The reigning Formula One World Drivers’ Champion knows the wall well. During a morning practice session at last year’s Grand Prix, the wall – located on the final turn of the Circuit Gilles-Villeneuve racetrack, and so named because it has ended races for 11 driving champions, including Montreal’s own Jacques Villeneuve – ate his nearly $7-million car for, as they say here in la belle province, petit-dejeuner (breakfast). The wall is also noted for one other thing: the enduring irony that was the “Bienvenue au Québec” (Welcome to Quebec) sign posted on it. And the welcome mat for both drivers and racing fans alike is again being rolled out for this 43rd running of the race.
The most elaborate of the many Grand Prix activities is the hugely popular (for good reason) three-day Crescent Street Grand Prix Festival, which goes from June 7 through June 9. This giant outdoor party takes place all day on a closed-off section of this centrally located restaurant and nightclub hub, home to much-loved Montreal mainstays like Sir Winston Churchill Pub (or simply Winnie’s, as it is known to locals), Thursday’s and Newtown (a play on the English translation of the last name of racing legend Jacques Villeneuve, who founded the upscale resto-bar).
Each day features numerous Pit Stop Challenges (competitors are invited to change a tire in record time), F1 driver autograph sessions, DJ performances, and live bands in the form of The Removers and Blushing Brides, This Side Up and Freddie James and the Bud Light All-Star Band. And best of all, everything is free.
As free outdoor events go, one of the other perennial faves is the four-day Grand Prix on the Main, which closes down a section of Montreal’s storied north/south Saint-Laurent Boulevard, June 7-10. Popular hotspots like Globe, Buona Notte and McKibbons Irish Pub open street terraces to the sound of DJs in a celebratory environment dedicated to all things F1. And this year Montreal’s public transit system (the STM) will provide a free shuttle service for the entirety of Saint-Laurent.
For the nightlife-inclined, many – if not all – of Montreal’s major dance clubs have special events planned for the occasion, such as Muzique (which has three days of special red carpet parties planned promising “celebrities, seasoned jet setters and nightlife connoisseurs”), Club U.N. (whose official F1 Weekend Launch Party on June 8 features DJ sets by Alain Vinet and “Little “ Louie Vega), and the 9,000-square-foot Club Arena, which will kick off Grand Prix weekend with a live performance by none other than Gnarls Barkley.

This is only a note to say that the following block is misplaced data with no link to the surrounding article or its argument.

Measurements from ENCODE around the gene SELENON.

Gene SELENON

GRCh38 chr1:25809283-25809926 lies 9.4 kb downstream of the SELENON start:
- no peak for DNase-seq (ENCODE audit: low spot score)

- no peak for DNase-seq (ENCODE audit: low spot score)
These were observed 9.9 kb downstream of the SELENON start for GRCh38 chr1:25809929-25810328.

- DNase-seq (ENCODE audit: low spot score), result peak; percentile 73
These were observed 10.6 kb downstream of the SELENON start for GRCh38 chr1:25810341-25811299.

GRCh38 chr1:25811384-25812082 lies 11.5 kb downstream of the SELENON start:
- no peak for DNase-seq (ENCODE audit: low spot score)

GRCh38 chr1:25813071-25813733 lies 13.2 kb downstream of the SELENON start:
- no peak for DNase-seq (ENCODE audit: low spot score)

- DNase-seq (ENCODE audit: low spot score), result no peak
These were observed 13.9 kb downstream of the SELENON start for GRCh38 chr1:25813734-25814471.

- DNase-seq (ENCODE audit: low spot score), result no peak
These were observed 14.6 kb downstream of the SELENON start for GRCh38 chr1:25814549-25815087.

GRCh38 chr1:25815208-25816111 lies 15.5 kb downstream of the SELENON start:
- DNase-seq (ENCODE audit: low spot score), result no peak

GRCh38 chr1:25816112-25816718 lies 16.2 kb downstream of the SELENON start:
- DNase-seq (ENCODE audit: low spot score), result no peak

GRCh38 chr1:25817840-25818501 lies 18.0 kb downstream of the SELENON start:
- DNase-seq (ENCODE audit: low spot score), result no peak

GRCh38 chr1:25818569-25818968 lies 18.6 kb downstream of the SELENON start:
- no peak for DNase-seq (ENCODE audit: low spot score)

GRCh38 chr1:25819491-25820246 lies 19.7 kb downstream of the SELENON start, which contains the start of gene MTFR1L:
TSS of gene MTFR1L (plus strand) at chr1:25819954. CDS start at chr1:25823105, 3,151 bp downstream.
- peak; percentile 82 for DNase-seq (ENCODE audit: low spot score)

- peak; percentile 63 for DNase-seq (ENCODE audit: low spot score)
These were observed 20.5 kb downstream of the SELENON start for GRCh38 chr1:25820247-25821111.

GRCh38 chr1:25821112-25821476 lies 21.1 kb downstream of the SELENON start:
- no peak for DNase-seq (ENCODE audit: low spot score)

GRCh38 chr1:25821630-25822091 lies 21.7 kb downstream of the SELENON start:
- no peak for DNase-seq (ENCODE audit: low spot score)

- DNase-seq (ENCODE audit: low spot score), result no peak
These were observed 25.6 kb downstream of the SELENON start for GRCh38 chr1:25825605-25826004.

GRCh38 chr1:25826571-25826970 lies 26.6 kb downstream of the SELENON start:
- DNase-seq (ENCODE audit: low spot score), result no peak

For those whose tastes aren’t necessarily of the $120-bottle-of-vodka variety, internationally-renowned indie music festival Pop Montreal is teaming up with Fiat’s 2012 Little Italy Racing Weekend to present their annual Spring Pop music and culture event.
The Little Italy Racing Weekend (a car enthusiast’s dream, stretching along a closed-off section of Saint-Laurent between St-Zotique and Jean-Talon in Montreal’s bustling Little Italy district, June 8-10) will co-host numerous Spring Pop happenings, including concerts by the likes of Fanny Bloom, Katie Moore, Mozart’s Sister and many, many more at the corner of St-Zotique and St-Laurent. In addition, family-friendly daily workshops and activities – Cooking Italian Style, Music Makers and Community Mural Project – hosted by Kids Pop will take place between 1 pm and 4 pm at the corner of the not-very-Italian-sounding Shamrock Street and St-Laurent (June 9-10).
And also on June 9 and 10, the ever-expanding, über-fun indie arts and culture flea market that is Puces Pop takes place between 11 am and 6 pm at the nearby St-Enfant Jésus Church. Expect handmade artisanal items, jewellery, food, art of all stripes, clothing and kid stuff that will blow the brain away. And the whole thing wraps at 7 pm on June 10 with a fashion show.
In short, there’s more than enough to do before you yourself hit the proverbial wall.
Montreal Grand Prix, June 8-10, 2012
Guest blogger Jamie O’Meara is a Montreal editor and journalist who covers arts, culture and, er, stock car racing. Formerly the editor in chief of Hour Magazine, he is now an editor at Roverarts.com.